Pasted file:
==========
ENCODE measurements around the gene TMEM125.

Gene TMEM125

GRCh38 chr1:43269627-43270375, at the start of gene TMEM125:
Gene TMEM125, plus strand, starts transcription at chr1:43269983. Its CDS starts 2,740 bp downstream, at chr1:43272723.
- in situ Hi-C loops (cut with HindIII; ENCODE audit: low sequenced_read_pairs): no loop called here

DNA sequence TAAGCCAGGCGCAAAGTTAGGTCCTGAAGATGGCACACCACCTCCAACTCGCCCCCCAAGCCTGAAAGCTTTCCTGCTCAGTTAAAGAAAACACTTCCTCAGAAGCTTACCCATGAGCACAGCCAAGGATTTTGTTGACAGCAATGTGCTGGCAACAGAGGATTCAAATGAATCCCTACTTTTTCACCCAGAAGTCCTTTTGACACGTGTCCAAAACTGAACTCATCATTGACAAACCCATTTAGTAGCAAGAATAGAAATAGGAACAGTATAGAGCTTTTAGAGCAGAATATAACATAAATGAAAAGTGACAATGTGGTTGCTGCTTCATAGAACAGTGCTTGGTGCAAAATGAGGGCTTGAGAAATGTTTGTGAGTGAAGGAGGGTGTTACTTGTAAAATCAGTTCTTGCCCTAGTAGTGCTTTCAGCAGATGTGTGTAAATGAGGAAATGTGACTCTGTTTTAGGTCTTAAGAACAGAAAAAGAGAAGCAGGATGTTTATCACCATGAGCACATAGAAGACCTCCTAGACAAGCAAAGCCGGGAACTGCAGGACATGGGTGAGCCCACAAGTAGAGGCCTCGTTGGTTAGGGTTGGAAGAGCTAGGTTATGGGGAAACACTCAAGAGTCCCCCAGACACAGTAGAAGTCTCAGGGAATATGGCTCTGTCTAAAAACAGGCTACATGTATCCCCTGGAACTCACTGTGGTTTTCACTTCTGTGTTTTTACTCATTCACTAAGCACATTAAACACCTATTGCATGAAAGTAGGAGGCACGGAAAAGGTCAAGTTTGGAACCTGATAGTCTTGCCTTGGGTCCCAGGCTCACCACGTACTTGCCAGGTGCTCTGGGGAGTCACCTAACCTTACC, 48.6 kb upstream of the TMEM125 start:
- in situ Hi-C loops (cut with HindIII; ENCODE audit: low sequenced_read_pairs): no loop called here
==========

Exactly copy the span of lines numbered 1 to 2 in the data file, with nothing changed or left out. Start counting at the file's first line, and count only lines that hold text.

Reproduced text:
ENCODE measurements around the gene TMEM125.

Gene TMEM125